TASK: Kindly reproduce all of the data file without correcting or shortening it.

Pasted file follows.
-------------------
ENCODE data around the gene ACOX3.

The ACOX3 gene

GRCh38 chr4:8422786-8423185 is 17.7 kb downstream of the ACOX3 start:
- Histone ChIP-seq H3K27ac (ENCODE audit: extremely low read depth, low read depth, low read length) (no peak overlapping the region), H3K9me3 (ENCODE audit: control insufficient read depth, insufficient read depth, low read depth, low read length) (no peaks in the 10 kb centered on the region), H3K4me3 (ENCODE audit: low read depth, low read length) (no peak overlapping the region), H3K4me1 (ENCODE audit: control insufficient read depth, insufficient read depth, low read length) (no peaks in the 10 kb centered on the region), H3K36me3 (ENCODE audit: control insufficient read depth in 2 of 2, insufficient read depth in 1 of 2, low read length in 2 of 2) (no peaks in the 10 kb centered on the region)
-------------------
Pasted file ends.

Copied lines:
ENCODE data around the gene ACOX3.

The ACOX3 gene

GRCh38 chr4:8422786-8423185 is 17.7 kb downstream of the ACOX3 start:
- Histone ChIP-seq H3K27ac (ENCODE audit: extremely low read depth, low read depth, low read length) (no peak overlapping the region), H3K9me3 (ENCODE audit: control insufficient read depth, insufficient read depth, low read depth, low read length) (no peaks in the 10 kb centered on the region), H3K4me3 (ENCODE audit: low read depth, low read length) (no peak overlapping the region), H3K4me1 (ENCODE audit: control insufficient read depth, insufficient read depth, low read length) (no peaks in the 10 kb centered on the region), H3K36me3 (ENCODE audit: control insufficient read depth in 2 of 2, insufficient read depth in 1 of 2, low read length in 2 of 2) (no peaks in the 10 kb centered on the region)